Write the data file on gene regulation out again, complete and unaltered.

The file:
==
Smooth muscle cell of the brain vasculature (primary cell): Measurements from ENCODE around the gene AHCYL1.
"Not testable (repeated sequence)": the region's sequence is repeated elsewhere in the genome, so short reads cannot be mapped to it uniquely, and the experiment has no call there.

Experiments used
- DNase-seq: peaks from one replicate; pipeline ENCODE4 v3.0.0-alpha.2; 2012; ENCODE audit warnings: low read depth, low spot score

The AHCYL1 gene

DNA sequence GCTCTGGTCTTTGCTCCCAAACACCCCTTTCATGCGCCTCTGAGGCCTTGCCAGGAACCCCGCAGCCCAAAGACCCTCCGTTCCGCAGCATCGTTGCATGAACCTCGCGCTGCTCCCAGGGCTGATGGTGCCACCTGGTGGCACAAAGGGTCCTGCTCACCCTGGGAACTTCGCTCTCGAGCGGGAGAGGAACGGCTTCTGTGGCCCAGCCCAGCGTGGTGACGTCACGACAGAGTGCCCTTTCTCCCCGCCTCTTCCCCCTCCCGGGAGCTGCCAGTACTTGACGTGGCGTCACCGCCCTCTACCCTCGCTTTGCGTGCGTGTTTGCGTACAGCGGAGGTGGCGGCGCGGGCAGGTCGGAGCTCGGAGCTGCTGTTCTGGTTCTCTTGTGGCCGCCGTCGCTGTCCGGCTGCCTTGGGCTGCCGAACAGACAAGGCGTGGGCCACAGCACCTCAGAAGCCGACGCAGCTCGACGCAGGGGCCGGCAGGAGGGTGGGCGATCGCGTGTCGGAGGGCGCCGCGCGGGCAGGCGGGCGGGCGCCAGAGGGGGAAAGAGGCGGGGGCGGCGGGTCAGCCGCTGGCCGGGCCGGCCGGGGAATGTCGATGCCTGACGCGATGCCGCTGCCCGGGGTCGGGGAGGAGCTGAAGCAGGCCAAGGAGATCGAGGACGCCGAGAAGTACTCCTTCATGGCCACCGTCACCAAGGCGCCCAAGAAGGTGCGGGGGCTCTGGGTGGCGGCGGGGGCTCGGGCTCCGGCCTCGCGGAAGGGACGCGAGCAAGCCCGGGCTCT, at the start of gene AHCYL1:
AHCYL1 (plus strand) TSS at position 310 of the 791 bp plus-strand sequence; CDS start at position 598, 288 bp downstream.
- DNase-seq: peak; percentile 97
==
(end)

Smooth muscle cell of the brain vasculature (primary cell): Measurements from ENCODE around the gene AHCYL1.
"Not testable (repeated sequence)": the region's sequence is repeated elsewhere in the genome, so short reads cannot be mapped to it uniquely, and the experiment has no call there.

Experiments used
- DNase-seq: peaks from one replicate; pipeline ENCODE4 v3.0.0-alpha.2; 2012; ENCODE audit warnings: low read depth, low spot score

The AHCYL1 gene

DNA sequence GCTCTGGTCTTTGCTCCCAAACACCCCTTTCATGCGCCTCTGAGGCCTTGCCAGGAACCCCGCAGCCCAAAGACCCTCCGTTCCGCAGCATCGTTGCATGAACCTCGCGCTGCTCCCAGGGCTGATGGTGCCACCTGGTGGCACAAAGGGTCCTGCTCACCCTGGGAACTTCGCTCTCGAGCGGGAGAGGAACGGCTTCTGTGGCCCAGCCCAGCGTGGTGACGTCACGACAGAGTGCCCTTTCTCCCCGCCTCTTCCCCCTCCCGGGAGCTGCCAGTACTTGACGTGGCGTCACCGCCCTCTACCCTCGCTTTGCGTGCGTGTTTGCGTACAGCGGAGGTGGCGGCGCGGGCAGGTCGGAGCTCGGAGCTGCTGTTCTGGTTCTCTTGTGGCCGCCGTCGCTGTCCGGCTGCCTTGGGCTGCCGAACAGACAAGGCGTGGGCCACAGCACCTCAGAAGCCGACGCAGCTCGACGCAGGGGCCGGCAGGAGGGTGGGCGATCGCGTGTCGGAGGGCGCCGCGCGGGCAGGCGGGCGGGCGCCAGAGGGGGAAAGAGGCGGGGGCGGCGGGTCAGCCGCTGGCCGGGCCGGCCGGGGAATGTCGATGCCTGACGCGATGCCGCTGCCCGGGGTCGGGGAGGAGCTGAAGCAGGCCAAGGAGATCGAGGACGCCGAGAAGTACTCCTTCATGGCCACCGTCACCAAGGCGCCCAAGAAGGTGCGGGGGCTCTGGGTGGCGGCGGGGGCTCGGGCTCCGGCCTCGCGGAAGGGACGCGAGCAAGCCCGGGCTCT, at the start of gene AHCYL1:
AHCYL1 (plus strand) TSS at position 310 of the 791 bp plus-strand sequence; CDS start at position 598, 288 bp downstream.
- DNase-seq: peak; percentile 97